In fact, figures by the Kenya National Bureau of Statistics (KNBS) show that the Consumer Price Index CPI in the country rose to 125.05 points in July from 124.22 points in June of 2022.

Ordinarily, when there is an upward change in the CPI, this means there has been an increase in the average change in prices over time – which eventually leads to adjustments in the cost of living and income.

Notwithstanding those challenges, Kenya Re is confident of growing its business between 5 and 10 percent by year end, in what its MD projects will yield to around KES20Billion in net earnings.

“Based on our projections we could meet that feat despite the pre-existing market concerns. But that hinges on the outcome of the Presidential elections,” pointed out Mwarania.

His predictions could come to pass if the recently upheld presidential elections are anything to go by.

On September 5th 2022, the Nairobi Securities Exchange (NSE) investors gained Sh42.1 billion in paper wealth in the highest daily gain as markets embraced the Supreme Court ruling which upheld the win by Deputy President William Ruto following the August 9th elections.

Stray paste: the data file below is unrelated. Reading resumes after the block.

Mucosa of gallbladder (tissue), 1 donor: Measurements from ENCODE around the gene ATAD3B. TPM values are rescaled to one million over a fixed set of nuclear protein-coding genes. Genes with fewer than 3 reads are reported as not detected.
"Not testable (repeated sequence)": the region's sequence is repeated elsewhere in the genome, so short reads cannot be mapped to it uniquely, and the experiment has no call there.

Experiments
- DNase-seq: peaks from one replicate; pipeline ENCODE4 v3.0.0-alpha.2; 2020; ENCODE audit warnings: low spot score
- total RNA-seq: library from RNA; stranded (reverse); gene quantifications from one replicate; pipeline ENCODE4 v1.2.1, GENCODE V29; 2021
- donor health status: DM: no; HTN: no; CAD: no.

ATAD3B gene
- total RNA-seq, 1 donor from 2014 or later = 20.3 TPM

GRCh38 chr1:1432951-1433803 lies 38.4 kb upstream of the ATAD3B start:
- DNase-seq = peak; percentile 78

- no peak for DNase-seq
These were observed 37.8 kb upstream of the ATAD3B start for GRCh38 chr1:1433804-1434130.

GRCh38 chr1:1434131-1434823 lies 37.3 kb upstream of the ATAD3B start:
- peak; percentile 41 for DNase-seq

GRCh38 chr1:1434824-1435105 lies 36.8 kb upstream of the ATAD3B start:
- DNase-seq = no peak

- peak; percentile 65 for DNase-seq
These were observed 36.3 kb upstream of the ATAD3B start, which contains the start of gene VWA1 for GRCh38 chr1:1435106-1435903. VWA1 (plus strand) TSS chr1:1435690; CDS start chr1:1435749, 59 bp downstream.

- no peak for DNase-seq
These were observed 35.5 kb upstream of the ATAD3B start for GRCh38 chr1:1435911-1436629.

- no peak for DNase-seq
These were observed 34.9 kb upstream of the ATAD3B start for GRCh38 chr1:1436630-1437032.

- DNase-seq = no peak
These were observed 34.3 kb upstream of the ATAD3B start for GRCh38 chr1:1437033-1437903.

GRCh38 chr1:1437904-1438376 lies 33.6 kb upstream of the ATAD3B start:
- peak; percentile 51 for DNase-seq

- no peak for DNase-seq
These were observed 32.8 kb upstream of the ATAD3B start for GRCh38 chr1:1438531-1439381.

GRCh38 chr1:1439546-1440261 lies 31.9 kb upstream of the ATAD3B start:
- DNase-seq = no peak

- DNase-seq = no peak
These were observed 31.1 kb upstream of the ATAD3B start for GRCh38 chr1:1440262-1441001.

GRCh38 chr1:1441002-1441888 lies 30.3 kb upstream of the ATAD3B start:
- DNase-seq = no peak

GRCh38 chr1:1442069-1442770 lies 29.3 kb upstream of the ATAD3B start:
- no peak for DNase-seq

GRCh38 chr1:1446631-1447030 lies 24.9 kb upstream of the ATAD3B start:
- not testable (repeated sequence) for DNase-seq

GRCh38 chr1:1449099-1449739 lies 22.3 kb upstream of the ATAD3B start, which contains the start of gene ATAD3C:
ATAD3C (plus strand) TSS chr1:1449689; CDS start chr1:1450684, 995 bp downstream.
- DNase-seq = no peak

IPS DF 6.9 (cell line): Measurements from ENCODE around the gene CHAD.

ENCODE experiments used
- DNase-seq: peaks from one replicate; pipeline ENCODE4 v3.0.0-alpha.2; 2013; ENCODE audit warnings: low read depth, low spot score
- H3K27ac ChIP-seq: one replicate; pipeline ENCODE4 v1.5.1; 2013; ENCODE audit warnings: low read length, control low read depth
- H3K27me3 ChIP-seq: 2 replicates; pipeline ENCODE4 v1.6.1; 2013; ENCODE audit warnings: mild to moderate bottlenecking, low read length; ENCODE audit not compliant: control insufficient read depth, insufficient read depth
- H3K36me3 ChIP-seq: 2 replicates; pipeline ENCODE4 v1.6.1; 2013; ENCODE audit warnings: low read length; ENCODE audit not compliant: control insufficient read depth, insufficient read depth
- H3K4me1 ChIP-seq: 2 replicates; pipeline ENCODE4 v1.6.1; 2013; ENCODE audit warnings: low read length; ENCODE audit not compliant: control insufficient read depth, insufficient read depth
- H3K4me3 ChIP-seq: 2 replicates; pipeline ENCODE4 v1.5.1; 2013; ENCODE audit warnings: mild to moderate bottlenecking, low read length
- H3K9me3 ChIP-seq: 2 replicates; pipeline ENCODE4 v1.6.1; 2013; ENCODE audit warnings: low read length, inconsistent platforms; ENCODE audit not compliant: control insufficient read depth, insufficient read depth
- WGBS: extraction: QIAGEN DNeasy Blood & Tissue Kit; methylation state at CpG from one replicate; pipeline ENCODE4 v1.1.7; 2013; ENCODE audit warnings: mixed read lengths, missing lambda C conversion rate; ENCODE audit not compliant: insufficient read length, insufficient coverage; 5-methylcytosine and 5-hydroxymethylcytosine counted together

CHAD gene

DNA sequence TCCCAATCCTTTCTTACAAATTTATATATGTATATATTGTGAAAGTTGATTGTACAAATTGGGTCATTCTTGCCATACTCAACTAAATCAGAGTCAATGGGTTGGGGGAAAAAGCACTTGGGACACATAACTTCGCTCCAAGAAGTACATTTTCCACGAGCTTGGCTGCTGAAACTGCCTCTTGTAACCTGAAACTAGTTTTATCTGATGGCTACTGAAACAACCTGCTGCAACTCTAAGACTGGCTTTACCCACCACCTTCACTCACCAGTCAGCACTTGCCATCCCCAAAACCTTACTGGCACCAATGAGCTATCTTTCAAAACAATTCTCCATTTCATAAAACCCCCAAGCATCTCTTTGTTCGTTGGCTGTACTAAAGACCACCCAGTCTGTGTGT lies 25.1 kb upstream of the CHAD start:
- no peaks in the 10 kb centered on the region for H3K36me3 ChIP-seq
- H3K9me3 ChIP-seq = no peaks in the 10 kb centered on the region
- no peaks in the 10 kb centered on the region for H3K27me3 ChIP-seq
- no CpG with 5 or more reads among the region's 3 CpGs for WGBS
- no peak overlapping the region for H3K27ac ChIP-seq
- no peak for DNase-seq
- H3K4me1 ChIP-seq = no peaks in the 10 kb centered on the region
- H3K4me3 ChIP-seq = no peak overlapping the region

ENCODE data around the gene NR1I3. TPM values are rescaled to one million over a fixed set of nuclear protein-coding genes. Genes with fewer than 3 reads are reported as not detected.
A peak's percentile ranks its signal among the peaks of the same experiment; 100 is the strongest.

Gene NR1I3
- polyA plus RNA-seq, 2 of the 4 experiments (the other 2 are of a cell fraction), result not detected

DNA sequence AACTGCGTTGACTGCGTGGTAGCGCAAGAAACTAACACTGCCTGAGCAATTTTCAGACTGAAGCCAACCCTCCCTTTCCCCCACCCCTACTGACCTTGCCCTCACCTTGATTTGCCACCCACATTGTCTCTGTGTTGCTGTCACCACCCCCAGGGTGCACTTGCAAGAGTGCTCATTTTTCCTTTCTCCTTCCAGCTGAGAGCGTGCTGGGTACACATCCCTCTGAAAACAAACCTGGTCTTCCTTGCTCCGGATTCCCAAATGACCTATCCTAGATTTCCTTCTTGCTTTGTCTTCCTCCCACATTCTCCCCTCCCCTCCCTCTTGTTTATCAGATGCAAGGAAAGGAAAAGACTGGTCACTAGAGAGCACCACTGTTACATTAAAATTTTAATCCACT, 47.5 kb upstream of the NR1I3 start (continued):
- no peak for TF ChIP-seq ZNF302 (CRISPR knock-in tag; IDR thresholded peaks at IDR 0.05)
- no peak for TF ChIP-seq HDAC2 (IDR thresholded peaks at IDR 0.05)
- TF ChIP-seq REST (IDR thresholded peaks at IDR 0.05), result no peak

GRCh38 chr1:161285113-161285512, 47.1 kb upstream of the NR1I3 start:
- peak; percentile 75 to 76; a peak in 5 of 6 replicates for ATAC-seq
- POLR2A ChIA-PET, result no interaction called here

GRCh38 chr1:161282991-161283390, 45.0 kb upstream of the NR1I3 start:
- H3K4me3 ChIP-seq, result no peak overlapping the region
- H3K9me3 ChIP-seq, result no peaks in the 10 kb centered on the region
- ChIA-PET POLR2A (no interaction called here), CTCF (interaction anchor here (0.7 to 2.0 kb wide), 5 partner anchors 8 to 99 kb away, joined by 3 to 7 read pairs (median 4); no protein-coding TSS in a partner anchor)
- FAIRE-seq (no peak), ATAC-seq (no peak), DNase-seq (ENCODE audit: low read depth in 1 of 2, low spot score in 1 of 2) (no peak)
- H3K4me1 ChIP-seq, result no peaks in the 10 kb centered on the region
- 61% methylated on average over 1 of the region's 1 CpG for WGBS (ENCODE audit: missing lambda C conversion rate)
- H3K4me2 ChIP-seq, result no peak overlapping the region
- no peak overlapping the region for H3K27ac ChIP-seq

The 7-bench judge led by Chief Justice Martha Koome unanimously dismissed seven petitions challenging Ruto’s victory after his closest competitor Raila Odinga challenged his victory after alleged electoral malpractice.  The country’s apex court however, ruled that Odinga’s legal team lacked evidence to back those claims.

Businesses welcomed the ruling, which is expected to lift the economic stasis that has slowed activity in the country since the August 8 General election over the uncertainty of the court outcome.

Kenya Reinsurance Corporation Limited underwrites various classes of reinsurance for companies in Africa, the Middle East and Asia and covers reinsurance for the short-term and long-term business sectors.

Its short-term business division offers motor, marine, aviation, fire and accident reinsurance products. Its long-term business division offers individual and group life reinsurance products.

Kenya Reinsurance Corporation Limited also has interests in property acquisition and management; including office buildings for rent and the development of office properties and housing projects.